In order to better understand the ways in which readers interact with sound in Stevens’ poetry, I decided to conduct multiple recordings of several of his poems. My first goal in conducting these recordings was to study the sound patterns in these poems by hearing them played out, and to examine the various ways people handle these patterns. As I mentioned earlier, Stevens was very intentional with his use of sound, and I was interested in seeing the ways readers employ these techniques in their readings. My second goal was simply to collect data, which I could then provide as examples to help explain the conclusions I was drawing.
To begin, I selected four of Stevens’ poems: “Infanta Marina,” “Not Ideas About the Thing But the Thing Itself,” “Final Soliloquy of the Interior Paramour,” and “The Idea of Order at Key West.” These poems were selected for several reasons. For one, they span across Stevens’ writing career. They also deal with similar concepts: thought, imagination, creation, reality, and perception. This makes them easier to address in conjunction with one another. Finally, they are all poems in which Stevens’ sound work is strong.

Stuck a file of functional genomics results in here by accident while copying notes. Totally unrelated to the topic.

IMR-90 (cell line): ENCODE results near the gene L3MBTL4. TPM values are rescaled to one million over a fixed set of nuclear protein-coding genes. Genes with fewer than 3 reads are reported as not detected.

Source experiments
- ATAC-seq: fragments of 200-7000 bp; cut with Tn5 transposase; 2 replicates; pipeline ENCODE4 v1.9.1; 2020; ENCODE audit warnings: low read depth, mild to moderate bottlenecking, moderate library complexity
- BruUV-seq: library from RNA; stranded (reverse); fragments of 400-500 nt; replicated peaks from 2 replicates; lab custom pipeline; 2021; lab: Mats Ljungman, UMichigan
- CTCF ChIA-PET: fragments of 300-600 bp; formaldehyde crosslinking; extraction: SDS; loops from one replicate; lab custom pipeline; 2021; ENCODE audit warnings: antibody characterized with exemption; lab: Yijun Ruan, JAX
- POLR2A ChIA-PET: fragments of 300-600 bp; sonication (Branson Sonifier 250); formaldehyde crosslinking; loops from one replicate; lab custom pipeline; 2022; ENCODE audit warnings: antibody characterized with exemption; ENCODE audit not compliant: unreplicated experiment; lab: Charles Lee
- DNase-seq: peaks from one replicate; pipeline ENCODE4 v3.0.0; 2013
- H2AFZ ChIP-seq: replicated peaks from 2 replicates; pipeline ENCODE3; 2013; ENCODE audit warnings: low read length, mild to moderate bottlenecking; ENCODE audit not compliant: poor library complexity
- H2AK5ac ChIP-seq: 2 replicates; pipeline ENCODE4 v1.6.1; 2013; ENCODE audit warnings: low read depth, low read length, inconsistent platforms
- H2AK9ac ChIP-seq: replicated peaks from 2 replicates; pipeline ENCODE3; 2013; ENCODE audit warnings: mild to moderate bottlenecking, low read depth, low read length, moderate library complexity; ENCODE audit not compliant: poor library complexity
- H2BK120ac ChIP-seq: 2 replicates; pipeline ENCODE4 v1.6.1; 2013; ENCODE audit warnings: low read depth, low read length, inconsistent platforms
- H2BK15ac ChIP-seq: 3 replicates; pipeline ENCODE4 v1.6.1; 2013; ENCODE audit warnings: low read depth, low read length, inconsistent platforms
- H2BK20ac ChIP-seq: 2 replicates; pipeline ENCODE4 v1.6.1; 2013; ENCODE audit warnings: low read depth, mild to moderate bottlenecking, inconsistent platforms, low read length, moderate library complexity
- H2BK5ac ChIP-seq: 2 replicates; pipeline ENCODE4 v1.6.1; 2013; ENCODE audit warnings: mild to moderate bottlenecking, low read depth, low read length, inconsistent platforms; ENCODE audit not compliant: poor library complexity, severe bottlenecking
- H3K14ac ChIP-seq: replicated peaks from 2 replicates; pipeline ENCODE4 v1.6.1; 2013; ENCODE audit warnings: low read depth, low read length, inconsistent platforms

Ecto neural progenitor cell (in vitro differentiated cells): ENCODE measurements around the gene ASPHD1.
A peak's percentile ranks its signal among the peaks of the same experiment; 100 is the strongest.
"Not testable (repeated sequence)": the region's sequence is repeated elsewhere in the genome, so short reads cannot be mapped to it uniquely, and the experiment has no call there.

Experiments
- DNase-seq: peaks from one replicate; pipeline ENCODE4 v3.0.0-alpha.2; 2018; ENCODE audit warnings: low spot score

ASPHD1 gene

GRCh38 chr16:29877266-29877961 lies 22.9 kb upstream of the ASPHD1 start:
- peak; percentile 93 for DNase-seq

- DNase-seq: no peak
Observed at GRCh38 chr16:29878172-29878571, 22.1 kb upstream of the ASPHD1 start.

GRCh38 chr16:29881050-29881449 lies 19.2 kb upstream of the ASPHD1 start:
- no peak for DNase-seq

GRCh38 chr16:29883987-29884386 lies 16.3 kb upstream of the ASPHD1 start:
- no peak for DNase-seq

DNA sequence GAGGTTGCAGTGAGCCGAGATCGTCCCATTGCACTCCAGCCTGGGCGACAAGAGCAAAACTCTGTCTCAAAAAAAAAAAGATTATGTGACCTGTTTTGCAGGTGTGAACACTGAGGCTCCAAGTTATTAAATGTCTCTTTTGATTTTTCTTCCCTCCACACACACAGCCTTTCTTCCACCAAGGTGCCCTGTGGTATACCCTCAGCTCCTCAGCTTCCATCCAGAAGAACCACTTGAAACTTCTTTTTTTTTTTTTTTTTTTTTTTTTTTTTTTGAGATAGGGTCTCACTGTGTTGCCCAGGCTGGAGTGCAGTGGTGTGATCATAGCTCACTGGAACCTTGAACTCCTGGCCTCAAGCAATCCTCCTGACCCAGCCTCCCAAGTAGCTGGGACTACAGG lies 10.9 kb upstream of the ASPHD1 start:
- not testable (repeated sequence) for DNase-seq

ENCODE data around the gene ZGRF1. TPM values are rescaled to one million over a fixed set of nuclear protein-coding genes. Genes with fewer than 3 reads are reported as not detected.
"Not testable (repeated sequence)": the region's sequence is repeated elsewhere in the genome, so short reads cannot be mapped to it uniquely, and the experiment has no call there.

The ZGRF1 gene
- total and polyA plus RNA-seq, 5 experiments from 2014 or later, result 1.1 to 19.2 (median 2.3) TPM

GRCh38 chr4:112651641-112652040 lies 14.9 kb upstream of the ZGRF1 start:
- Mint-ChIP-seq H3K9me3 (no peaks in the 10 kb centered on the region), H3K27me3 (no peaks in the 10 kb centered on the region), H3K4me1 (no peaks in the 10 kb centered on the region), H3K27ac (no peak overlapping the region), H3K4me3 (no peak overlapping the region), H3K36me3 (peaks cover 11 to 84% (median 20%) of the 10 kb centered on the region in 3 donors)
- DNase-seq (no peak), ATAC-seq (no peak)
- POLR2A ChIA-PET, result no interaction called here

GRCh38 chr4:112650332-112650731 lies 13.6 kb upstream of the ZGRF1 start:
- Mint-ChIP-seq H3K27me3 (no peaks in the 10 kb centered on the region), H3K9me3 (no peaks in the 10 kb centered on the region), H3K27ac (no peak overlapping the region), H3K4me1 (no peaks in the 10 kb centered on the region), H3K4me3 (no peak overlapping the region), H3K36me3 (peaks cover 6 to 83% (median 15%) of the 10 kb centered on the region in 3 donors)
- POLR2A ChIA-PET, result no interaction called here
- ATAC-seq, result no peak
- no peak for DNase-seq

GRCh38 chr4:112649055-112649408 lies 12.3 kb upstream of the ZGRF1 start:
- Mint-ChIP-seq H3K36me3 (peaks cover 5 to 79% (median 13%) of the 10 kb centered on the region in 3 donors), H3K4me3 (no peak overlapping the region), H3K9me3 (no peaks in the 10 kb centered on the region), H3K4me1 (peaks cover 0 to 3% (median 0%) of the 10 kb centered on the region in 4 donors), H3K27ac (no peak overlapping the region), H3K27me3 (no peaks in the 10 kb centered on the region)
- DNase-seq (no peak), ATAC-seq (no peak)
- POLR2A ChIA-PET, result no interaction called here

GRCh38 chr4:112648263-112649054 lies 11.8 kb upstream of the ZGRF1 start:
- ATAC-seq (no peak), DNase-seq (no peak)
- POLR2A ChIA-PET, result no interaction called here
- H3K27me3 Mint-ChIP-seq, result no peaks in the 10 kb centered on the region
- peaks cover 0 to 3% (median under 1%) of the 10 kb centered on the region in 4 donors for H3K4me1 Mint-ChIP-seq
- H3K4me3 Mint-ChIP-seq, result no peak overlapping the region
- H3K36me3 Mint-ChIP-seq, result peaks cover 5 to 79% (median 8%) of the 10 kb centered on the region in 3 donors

After selecting the poems, I found twenty people (twenty-one including myself) who were willing to record readings of these poems. These readers included Hope College English department faculty, my fellow creative writing students, and several writers visiting campus as part of the Jack Ridl Visiting Writers Series. The recordings were made over a time period of seven months. After conducting these recordings, I compared the readings and took note of interesting patterns, including rhythm and emphasis (meter), pronunciation, and common mistakes. I then looked for ways in which these patterns could be tied to the sound techniques Stevens incorporated into the poems, and how those sound techniques could, in turn, be tied to the poems’ meanings.
Copies of the four poems are available here.
All of the recordings are available below.
* If the embedded playlists above aren’t working properly, please use the following links: